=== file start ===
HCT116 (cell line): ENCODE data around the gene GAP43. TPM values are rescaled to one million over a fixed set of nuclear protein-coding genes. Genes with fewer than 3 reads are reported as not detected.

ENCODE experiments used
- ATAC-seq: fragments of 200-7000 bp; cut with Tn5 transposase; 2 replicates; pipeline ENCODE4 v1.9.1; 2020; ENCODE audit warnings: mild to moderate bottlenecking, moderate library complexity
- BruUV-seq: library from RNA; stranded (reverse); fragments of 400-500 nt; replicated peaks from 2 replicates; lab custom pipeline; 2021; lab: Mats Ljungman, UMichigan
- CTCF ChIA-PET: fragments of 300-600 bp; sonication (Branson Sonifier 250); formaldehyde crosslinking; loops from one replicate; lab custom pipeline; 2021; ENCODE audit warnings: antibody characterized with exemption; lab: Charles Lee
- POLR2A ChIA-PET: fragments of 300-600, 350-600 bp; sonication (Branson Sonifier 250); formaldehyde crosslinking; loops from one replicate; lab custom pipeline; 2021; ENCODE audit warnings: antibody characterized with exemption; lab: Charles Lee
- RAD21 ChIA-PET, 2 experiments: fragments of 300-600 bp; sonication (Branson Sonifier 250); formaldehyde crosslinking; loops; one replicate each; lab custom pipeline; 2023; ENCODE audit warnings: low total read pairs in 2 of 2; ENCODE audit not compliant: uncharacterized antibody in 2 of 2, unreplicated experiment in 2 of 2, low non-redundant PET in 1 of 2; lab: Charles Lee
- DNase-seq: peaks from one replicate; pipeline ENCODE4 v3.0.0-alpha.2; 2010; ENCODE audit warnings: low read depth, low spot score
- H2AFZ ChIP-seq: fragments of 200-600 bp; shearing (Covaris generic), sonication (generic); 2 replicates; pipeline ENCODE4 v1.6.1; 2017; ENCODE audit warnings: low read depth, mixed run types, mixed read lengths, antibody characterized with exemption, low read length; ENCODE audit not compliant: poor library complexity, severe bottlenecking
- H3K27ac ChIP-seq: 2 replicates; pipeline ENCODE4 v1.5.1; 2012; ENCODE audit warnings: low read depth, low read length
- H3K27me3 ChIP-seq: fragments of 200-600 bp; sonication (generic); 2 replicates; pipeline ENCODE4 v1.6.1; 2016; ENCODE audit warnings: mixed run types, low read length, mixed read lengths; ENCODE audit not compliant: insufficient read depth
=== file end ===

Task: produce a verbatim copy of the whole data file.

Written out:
HCT116 (cell line): ENCODE data around the gene GAP43. TPM values are rescaled to one million over a fixed set of nuclear protein-coding genes. Genes with fewer than 3 reads are reported as not detected.

ENCODE experiments used
- ATAC-seq: fragments of 200-7000 bp; cut with Tn5 transposase; 2 replicates; pipeline ENCODE4 v1.9.1; 2020; ENCODE audit warnings: mild to moderate bottlenecking, moderate library complexity
- BruUV-seq: library from RNA; stranded (reverse); fragments of 400-500 nt; replicated peaks from 2 replicates; lab custom pipeline; 2021; lab: Mats Ljungman, UMichigan
- CTCF ChIA-PET: fragments of 300-600 bp; sonication (Branson Sonifier 250); formaldehyde crosslinking; loops from one replicate; lab custom pipeline; 2021; ENCODE audit warnings: antibody characterized with exemption; lab: Charles Lee
- POLR2A ChIA-PET: fragments of 300-600, 350-600 bp; sonication (Branson Sonifier 250); formaldehyde crosslinking; loops from one replicate; lab custom pipeline; 2021; ENCODE audit warnings: antibody characterized with exemption; lab: Charles Lee
- RAD21 ChIA-PET, 2 experiments: fragments of 300-600 bp; sonication (Branson Sonifier 250); formaldehyde crosslinking; loops; one replicate each; lab custom pipeline; 2023; ENCODE audit warnings: low total read pairs in 2 of 2; ENCODE audit not compliant: uncharacterized antibody in 2 of 2, unreplicated experiment in 2 of 2, low non-redundant PET in 1 of 2; lab: Charles Lee
- DNase-seq: peaks from one replicate; pipeline ENCODE4 v3.0.0-alpha.2; 2010; ENCODE audit warnings: low read depth, low spot score
- H2AFZ ChIP-seq: fragments of 200-600 bp; shearing (Covaris generic), sonication (generic); 2 replicates; pipeline ENCODE4 v1.6.1; 2017; ENCODE audit warnings: low read depth, mixed run types, mixed read lengths, antibody characterized with exemption, low read length; ENCODE audit not compliant: poor library complexity, severe bottlenecking
- H3K27ac ChIP-seq: 2 replicates; pipeline ENCODE4 v1.5.1; 2012; ENCODE audit warnings: low read depth, low read length
- H3K27me3 ChIP-seq: fragments of 200-600 bp; sonication (generic); 2 replicates; pipeline ENCODE4 v1.6.1; 2016; ENCODE audit warnings: mixed run types, low read length, mixed read lengths; ENCODE audit not compliant: insufficient read depth